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I'm sorry. I love you. Please forgive me.

Growing up I was an extremely independent girl. I occasionally got hit by fear but decided I didn’t like it so ‘pushed through’. I remember being 10 years old at my first swimming gala. Despite being a natural swimmer and very fast, when it came to getting in the pool and swimming a race in front of a bunch of strangers, I froze. I stood in the corner of the swimming baths frozen with fear, refusing to swim and I think I was crying. Everyone was watching me. I was holding up the start of the race. I was ‘talked out of it’ by my parents and swim coach. They pushed and encouraged me to do it. To ignore it and push through. I did. And I won my race. Not only did I win my race, I LOVED the feeling of having conquered my fears more. I vowed to never feel like that again. Fear is conquerable if you do it anyway.

That set me off on an even bigger path of facing fears and being independent. HOWEVER, my internal dialogue was always focused on positive force and determination. Pure grit. Very little self compassion. Pushing with no nurturing before or after.

This mindset helped me so much in life. I believed it was strong. I could conquer anything if I pushed myself and worked hard. The athletes mind. A mind that serves a purpose. But not for everyone. And not for all sides of life.

When spinal trauma arrived in my life, the surgeries, the job loss, the loss of friends, sport, social circles etc… I decided to push through with grit and determination. I believed it would get me better. I believed I would go back to my ‘old’ life. That mindset gave me the determination to go on the healing path, to turn to self employment when I became ‘unemployable’ overnight with a big mortgage and extra healthcare costs. I am EXTREMELY grateful to this mindset. My driven, determined mind. But eventually this mindset became my biggest enemy.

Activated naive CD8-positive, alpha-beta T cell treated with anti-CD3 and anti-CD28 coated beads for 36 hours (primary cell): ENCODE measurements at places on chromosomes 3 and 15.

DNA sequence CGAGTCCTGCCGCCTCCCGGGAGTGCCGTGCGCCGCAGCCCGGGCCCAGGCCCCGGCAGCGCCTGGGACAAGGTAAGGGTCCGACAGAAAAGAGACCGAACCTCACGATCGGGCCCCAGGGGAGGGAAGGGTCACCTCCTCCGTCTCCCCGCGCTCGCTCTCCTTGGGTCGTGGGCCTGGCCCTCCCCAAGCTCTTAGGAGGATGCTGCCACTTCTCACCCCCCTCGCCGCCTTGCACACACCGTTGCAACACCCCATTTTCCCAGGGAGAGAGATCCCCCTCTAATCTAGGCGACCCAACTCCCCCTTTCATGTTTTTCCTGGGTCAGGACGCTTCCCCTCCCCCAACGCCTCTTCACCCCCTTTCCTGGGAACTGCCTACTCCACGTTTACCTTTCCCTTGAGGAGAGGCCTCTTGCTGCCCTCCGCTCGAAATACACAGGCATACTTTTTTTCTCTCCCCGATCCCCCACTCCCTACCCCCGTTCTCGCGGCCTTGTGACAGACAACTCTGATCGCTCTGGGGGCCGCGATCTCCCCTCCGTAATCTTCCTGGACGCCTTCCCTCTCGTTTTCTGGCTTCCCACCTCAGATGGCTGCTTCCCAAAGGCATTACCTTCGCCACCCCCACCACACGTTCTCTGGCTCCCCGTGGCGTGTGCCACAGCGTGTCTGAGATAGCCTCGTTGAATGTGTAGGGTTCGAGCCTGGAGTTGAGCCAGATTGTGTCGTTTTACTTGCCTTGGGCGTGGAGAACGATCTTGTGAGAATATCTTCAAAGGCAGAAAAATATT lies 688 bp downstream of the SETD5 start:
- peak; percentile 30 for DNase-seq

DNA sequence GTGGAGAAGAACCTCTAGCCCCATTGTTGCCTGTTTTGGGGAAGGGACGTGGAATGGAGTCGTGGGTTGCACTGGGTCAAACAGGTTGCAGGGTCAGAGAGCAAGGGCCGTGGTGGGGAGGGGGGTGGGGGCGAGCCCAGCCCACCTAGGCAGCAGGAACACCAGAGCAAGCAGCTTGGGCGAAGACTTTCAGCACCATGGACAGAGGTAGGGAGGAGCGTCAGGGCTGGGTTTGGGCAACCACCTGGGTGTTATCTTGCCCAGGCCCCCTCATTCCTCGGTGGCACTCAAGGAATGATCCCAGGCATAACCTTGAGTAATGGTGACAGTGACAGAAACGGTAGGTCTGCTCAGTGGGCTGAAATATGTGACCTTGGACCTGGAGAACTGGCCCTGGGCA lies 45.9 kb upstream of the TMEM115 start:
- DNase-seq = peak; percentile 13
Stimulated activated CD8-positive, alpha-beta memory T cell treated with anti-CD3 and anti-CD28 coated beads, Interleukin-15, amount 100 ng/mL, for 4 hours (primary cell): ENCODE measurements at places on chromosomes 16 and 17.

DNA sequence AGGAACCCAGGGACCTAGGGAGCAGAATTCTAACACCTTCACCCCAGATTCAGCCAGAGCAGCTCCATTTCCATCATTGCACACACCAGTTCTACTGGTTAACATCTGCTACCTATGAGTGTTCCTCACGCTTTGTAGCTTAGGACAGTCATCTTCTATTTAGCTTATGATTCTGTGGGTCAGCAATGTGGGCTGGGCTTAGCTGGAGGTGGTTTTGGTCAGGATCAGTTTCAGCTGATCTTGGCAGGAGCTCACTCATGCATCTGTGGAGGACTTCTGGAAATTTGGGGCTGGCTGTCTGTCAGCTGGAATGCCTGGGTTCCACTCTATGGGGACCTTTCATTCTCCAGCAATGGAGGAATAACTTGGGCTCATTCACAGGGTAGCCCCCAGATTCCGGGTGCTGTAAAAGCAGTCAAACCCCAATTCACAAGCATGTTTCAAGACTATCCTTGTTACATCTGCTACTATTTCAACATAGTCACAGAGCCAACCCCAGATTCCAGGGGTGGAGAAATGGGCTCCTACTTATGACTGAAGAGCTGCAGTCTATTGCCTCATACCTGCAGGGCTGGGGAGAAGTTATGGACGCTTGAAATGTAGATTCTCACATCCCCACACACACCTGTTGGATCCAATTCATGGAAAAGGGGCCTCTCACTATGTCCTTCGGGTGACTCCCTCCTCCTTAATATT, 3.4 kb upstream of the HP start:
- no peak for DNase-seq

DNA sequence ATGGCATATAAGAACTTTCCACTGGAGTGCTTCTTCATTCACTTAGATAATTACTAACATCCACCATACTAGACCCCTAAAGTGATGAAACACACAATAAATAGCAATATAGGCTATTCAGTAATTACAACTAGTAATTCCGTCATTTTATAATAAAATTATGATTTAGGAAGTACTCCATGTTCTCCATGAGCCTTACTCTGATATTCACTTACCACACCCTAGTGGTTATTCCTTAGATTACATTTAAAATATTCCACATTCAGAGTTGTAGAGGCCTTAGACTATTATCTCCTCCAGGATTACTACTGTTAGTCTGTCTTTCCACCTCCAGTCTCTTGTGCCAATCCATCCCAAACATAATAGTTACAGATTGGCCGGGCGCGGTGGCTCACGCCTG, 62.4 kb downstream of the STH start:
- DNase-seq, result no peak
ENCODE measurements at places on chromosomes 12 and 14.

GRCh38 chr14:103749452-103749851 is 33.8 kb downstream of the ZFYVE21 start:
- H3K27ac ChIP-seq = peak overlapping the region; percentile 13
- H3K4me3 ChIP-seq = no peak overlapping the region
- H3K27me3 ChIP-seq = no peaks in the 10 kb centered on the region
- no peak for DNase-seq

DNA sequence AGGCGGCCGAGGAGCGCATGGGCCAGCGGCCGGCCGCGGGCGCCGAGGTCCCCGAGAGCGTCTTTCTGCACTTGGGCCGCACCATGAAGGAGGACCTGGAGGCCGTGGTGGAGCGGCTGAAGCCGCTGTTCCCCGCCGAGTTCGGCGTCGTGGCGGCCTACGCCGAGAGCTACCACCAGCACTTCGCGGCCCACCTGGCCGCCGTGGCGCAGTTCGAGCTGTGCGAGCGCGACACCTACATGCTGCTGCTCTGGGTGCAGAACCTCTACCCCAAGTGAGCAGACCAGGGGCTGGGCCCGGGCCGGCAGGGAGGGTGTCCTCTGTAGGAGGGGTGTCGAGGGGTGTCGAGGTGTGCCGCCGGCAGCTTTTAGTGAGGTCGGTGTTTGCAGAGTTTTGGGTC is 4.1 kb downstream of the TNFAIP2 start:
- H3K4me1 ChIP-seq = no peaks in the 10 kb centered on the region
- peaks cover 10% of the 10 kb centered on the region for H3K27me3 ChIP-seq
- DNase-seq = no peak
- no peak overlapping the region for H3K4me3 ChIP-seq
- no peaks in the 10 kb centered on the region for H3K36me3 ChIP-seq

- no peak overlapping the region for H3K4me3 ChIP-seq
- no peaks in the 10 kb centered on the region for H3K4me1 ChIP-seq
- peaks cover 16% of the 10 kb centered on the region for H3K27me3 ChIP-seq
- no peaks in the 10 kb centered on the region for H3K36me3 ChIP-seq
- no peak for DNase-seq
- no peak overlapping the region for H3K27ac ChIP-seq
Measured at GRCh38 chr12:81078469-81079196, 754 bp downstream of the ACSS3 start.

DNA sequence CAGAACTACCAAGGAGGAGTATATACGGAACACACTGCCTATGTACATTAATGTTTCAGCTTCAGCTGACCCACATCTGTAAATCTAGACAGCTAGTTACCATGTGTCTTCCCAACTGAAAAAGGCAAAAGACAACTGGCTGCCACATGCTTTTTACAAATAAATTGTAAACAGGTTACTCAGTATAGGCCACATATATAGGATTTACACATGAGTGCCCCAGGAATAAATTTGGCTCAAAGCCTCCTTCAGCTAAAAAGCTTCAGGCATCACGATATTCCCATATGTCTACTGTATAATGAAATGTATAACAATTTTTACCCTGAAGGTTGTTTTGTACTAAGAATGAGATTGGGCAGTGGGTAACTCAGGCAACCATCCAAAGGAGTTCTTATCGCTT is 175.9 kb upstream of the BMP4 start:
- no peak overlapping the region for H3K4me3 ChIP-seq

Despite thinking I loved myself, when I wasn’t getting better post surgery and was in fact, getting worse, I started to despise myself. My language changed to one of frustration with myself. Self loathing. Disappointment. A feeling of continual battle with myself.

What was missing was that self nurturing inner dialogue. Allowing my body rest and heal instead of fighting her. I didn’t even realise I had been punishing myself until my body screamed for my help. I’d ignored her 10 days after spinal surgery, having the staples taken out and getting straight into the pool - in pain. Gritting my teeth. I didn't have to swim that far. I ignored her when I turned my attention to cycling. She asked me to stop and rest on the journey. My mind said ‘no'. She asked me for joy when moving my body. My mind said ‘no’. She asked me to show gentleness during my physical recovery. My mind said ‘No. Move it or lose it. Move it or lose it. No pain no gain.'

I turned self love into self loathing and didn’t even realise until my body shut me down. She had no choice. She had tried to get my attention so many times. It was years down the line when I realised that my mindset had helped me develop further incurable & complicated chronic illnesses. And it’s my change of mindset that is now helping my thrive and heal.

To my body,

I’m sorry. I love you. Please forgive me.

Rachael xo

Self compassion is critical in life - especially on a healing path. Making friends with yourself will crack you wide open. If you’re ready for freedom and making friends with yourself, arrange a free 30min call with me me to see how I can guide you on your journey.

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